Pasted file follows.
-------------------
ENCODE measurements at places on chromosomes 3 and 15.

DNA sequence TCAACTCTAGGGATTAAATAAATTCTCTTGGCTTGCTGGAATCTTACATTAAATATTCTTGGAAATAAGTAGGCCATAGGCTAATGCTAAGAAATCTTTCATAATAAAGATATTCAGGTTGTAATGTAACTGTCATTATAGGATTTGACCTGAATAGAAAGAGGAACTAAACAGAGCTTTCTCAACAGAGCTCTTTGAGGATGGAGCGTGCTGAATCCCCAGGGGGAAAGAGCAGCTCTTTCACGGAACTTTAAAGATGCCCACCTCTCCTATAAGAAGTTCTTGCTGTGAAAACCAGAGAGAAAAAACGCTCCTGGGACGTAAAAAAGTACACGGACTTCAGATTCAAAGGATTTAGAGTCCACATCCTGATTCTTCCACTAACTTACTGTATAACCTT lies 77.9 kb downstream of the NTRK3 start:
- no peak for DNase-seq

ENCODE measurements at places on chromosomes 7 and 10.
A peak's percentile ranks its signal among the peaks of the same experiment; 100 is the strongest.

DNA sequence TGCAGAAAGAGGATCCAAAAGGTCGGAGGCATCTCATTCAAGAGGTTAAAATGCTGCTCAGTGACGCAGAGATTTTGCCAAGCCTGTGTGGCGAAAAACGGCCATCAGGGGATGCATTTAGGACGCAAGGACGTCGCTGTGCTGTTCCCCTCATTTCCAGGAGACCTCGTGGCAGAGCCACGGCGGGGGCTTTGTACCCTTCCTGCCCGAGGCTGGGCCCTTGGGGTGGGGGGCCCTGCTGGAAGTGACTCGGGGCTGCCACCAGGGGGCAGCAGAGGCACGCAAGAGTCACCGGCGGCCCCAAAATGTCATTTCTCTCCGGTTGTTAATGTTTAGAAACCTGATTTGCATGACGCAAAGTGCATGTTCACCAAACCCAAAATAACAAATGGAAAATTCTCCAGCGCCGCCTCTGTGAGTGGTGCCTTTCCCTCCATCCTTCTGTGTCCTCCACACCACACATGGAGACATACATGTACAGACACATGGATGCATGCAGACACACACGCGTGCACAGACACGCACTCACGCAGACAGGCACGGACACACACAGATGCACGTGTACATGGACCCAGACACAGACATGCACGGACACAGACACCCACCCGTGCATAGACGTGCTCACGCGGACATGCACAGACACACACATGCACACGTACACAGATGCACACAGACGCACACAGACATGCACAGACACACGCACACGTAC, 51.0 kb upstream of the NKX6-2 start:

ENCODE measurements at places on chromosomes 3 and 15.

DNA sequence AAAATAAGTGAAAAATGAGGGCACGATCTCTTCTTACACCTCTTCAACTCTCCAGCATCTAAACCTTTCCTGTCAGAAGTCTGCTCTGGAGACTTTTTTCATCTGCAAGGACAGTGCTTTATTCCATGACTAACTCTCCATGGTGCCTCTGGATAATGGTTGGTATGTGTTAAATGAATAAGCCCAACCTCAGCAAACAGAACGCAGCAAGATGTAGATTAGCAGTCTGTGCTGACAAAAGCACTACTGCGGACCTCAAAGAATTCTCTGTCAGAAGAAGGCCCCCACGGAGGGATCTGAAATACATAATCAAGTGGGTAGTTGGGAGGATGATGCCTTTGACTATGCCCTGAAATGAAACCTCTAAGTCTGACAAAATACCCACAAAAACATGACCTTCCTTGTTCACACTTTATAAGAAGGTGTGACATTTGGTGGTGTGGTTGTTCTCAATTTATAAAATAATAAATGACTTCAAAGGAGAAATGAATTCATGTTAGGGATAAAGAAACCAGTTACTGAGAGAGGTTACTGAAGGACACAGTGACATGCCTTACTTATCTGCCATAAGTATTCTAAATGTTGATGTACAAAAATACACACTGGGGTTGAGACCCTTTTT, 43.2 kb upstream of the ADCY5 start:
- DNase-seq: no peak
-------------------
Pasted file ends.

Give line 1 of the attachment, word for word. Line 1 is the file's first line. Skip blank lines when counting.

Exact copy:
ENCODE measurements at places on chromosomes 3 and 15.